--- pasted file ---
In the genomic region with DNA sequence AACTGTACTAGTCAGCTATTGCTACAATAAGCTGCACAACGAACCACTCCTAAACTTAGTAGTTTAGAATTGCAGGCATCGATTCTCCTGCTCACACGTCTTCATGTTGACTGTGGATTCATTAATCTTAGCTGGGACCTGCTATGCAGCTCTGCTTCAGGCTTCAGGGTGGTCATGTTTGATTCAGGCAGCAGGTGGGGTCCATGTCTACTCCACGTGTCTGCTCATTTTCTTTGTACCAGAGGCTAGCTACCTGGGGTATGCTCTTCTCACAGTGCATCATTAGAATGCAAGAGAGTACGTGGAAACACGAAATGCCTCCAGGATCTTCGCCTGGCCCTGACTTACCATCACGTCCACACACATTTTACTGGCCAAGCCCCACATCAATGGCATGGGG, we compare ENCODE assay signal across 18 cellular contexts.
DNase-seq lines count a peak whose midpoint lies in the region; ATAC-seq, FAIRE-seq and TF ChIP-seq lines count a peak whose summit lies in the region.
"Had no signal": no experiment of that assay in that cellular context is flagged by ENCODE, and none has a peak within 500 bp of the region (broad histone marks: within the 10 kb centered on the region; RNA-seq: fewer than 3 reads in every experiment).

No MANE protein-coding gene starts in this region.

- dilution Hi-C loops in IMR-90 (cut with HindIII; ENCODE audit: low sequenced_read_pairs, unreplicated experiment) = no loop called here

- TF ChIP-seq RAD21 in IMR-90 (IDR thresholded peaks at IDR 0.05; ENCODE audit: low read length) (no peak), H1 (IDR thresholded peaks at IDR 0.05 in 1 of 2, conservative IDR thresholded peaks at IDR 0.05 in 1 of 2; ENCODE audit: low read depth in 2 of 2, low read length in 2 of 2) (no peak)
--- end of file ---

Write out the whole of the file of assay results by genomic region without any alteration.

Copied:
In the genomic region with DNA sequence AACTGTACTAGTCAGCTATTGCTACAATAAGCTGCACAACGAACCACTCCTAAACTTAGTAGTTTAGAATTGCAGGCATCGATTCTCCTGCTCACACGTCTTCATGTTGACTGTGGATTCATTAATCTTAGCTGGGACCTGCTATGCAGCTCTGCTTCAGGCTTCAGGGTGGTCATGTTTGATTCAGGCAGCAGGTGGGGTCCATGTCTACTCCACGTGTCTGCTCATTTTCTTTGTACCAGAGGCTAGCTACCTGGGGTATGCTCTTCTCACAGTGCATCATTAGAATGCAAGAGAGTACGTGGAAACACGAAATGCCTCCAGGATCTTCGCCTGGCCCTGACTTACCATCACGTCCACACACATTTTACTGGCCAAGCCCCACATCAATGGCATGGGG, we compare ENCODE assay signal across 18 cellular contexts.
DNase-seq lines count a peak whose midpoint lies in the region; ATAC-seq, FAIRE-seq and TF ChIP-seq lines count a peak whose summit lies in the region.
"Had no signal": no experiment of that assay in that cellular context is flagged by ENCODE, and none has a peak within 500 bp of the region (broad histone marks: within the 10 kb centered on the region; RNA-seq: fewer than 3 reads in every experiment).

No MANE protein-coding gene starts in this region.

- dilution Hi-C loops in IMR-90 (cut with HindIII; ENCODE audit: low sequenced_read_pairs, unreplicated experiment) = no loop called here

- TF ChIP-seq RAD21 in IMR-90 (IDR thresholded peaks at IDR 0.05; ENCODE audit: low read length) (no peak), H1 (IDR thresholded peaks at IDR 0.05 in 1 of 2, conservative IDR thresholded peaks at IDR 0.05 in 1 of 2; ENCODE audit: low read depth in 2 of 2, low read length in 2 of 2) (no peak)